Far and away, the talk of the festival was Meow Wolf and their top notch media showing. As a film offering, they unveiled the documentary "Meow Wolf: Origin Story." This glorious 90 minute affair produced hand in hand with the Meow Wolf organization detailed the trials and travails of the burgeoning media group. From small beginnings in Santa Fe to grand ambitions of grabbing and keeping the world's attention, it was hard not to fall in love with the humble yet passionate core contributors at the heart of the organizations culture. The documentary itself was well paced, well scored, and beautifully trippy in the best of ways; sort -of like their world-renowned massive installation in New Mexico. If you care anything about contemporary American art, you must do yourself a service and see this documentary when it comes available for online streaming soon.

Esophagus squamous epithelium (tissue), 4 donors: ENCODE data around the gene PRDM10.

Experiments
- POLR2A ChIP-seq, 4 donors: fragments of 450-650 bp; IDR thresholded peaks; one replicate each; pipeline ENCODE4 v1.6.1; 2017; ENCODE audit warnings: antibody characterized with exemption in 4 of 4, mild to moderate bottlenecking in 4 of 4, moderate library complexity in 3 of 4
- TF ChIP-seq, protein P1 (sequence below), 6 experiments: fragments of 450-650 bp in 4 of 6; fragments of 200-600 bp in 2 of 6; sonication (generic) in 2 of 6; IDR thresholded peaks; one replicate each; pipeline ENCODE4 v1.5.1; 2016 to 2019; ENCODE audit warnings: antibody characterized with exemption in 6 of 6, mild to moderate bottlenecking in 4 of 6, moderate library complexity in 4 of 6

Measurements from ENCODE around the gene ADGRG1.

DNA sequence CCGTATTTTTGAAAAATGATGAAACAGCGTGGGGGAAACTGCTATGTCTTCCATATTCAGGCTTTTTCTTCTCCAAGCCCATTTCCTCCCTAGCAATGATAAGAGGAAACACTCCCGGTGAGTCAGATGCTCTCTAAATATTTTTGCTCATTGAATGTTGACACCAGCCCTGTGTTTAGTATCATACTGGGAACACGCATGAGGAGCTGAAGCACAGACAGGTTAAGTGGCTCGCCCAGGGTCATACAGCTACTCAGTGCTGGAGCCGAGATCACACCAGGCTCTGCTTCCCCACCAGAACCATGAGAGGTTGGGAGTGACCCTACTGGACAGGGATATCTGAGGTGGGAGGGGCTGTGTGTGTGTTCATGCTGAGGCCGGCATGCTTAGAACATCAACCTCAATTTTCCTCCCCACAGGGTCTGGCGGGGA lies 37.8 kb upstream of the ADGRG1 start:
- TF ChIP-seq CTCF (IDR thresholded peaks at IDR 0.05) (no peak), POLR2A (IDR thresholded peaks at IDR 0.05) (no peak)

Also debuted at the festival was their first ever foray into Virtual Reality. With a custom built haptic feedback rig (the large metal structure in the picture above) and a stellar in house team of the industry's top talent, they premiered a top notch experience in immersive media. After the first day came and went, the word spread, and all free slots were snapped up in a flash. For good reason, too, their installation was yet another example of Meow Wolf's ability to push the limit of existing mediums in ways that would be impossible for us humans to consider.
All in all, this year's festival continued the perennial trend of blowing Austinites and visitors away with the one-of-a-kind combination of art, music, and technology. Now that we're done and rested, we can hardly wait till next March rolls around so we can get back on the most epic grind in Texas.